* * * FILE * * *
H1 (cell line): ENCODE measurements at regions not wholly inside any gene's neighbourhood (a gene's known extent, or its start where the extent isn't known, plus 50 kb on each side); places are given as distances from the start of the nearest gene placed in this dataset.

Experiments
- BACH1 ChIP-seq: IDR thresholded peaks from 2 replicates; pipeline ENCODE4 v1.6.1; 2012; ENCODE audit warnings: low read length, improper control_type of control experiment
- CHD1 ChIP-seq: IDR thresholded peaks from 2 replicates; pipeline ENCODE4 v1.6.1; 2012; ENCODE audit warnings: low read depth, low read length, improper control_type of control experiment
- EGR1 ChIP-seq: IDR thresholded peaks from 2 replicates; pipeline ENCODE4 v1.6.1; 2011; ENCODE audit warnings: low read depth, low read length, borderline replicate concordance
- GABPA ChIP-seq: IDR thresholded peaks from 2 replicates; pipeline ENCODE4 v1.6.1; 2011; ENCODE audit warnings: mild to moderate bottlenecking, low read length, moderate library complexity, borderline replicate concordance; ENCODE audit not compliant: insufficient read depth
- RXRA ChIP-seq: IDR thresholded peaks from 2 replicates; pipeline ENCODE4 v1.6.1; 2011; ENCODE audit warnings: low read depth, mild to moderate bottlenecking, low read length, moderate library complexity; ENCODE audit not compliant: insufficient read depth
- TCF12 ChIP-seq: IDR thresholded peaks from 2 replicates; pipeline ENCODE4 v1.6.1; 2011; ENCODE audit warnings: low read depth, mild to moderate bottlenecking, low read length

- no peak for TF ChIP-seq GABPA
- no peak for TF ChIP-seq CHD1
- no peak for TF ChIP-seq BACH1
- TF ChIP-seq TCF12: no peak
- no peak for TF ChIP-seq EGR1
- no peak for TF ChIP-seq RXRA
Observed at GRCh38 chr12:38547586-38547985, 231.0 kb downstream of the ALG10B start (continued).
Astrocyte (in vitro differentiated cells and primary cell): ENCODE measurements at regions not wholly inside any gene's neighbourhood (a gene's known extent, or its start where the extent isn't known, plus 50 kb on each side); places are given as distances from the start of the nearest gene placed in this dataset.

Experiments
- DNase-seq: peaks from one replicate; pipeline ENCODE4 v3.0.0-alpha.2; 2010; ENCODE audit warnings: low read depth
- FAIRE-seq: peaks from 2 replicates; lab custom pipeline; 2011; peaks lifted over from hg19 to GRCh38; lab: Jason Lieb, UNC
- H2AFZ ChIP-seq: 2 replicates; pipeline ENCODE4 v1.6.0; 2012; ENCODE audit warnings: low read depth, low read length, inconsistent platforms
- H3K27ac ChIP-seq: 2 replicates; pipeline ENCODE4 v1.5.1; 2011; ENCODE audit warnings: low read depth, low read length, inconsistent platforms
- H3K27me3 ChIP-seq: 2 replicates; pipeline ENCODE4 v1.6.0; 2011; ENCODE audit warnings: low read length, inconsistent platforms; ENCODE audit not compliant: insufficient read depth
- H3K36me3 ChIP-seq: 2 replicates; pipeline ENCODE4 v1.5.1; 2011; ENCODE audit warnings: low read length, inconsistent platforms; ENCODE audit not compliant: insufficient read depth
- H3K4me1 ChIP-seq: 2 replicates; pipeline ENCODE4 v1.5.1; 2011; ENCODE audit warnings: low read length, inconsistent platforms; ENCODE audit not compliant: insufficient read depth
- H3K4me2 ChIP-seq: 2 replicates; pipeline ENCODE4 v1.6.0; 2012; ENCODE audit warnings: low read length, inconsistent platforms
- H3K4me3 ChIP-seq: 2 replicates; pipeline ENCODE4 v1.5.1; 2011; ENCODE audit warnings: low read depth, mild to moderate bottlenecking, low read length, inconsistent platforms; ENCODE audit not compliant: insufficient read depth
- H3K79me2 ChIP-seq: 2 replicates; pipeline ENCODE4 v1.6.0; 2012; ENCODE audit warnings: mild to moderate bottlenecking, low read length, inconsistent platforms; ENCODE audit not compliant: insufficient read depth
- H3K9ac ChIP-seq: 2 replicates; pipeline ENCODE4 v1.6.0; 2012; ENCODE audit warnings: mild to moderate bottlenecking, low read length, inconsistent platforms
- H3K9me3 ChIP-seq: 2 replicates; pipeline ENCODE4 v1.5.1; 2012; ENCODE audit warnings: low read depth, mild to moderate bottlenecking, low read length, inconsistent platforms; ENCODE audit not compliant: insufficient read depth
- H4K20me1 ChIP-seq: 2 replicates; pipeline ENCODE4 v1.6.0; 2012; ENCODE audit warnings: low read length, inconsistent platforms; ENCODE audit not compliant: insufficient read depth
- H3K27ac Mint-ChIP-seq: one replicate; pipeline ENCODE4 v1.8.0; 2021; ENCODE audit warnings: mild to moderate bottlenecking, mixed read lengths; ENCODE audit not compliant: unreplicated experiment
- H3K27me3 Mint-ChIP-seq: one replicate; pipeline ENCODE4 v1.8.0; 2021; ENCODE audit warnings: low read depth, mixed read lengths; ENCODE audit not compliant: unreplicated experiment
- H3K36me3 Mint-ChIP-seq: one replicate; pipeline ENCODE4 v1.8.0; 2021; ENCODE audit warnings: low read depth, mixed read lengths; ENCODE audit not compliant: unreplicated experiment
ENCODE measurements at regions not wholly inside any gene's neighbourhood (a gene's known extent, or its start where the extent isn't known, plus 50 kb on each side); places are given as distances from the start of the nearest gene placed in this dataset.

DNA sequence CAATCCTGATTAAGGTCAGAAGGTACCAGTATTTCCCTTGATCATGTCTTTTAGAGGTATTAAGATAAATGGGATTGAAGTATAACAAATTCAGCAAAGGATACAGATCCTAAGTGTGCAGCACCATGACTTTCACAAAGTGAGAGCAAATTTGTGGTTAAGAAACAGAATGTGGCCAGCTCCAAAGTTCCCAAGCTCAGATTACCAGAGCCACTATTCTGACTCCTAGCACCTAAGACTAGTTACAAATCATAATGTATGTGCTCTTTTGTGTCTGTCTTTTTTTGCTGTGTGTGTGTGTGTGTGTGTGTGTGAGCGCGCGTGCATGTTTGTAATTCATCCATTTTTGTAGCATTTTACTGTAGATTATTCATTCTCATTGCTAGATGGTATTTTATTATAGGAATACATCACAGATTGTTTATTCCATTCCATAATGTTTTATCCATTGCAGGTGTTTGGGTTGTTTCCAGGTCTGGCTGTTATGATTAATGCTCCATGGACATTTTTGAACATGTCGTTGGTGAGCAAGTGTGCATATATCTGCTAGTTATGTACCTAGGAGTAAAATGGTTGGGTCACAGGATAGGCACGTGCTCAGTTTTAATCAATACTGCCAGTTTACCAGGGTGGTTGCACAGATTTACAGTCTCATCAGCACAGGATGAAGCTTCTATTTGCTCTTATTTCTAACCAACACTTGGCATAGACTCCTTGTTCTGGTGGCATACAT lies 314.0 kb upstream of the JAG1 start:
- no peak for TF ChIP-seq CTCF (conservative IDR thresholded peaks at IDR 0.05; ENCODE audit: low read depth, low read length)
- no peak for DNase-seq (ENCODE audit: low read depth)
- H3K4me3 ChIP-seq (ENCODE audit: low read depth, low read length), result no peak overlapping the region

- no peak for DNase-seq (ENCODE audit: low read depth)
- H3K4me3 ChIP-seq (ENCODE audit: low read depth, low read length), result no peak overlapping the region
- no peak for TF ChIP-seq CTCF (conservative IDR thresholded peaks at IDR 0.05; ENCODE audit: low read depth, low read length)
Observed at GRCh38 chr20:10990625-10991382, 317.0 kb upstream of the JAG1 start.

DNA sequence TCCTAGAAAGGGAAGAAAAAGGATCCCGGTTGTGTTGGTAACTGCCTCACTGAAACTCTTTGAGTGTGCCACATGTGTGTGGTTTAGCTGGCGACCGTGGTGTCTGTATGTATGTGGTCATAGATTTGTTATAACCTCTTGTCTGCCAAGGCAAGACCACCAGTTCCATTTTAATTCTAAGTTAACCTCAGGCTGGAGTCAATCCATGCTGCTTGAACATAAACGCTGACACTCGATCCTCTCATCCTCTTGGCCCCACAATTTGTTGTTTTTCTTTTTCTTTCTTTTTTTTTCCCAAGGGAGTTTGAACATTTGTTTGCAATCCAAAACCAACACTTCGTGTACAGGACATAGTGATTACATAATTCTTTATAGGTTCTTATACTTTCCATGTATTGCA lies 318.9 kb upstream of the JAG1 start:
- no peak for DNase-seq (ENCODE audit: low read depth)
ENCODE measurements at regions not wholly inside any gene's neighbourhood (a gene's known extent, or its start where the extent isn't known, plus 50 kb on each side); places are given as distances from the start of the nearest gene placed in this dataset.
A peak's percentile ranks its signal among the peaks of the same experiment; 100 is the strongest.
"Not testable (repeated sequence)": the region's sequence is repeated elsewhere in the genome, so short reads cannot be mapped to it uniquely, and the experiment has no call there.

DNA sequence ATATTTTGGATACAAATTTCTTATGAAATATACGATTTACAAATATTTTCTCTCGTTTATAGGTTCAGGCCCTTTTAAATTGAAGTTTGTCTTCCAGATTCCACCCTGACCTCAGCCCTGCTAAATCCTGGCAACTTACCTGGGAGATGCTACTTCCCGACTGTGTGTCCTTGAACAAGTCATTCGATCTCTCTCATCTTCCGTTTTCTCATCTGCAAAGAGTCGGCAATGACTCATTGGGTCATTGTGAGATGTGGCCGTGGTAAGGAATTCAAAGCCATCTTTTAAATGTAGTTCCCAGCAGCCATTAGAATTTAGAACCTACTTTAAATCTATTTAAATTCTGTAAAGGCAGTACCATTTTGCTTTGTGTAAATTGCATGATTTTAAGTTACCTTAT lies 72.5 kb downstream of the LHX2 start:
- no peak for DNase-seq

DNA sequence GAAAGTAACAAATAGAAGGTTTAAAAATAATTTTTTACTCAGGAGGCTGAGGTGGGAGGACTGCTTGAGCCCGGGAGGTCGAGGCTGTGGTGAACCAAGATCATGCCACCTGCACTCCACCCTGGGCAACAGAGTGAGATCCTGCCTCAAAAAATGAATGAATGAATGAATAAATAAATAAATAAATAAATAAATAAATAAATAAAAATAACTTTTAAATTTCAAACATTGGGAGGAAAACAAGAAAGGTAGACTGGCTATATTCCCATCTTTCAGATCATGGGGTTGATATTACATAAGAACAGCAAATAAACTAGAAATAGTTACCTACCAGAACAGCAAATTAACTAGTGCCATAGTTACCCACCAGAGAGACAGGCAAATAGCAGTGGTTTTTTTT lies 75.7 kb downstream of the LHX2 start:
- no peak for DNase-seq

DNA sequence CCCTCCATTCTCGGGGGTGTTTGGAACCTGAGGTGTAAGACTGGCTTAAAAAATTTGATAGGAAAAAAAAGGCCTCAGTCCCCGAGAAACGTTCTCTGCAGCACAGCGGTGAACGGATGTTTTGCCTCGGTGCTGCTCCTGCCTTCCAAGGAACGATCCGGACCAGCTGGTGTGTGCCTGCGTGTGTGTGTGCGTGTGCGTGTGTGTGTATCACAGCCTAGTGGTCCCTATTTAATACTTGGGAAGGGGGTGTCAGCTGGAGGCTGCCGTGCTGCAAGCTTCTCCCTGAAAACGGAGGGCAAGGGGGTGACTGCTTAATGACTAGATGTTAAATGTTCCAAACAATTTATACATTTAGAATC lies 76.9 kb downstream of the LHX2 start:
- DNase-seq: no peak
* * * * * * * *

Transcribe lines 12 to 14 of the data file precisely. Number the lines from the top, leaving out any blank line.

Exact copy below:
- TF ChIP-seq TCF12: no peak
- no peak for TF ChIP-seq EGR1
- no peak for TF ChIP-seq RXRA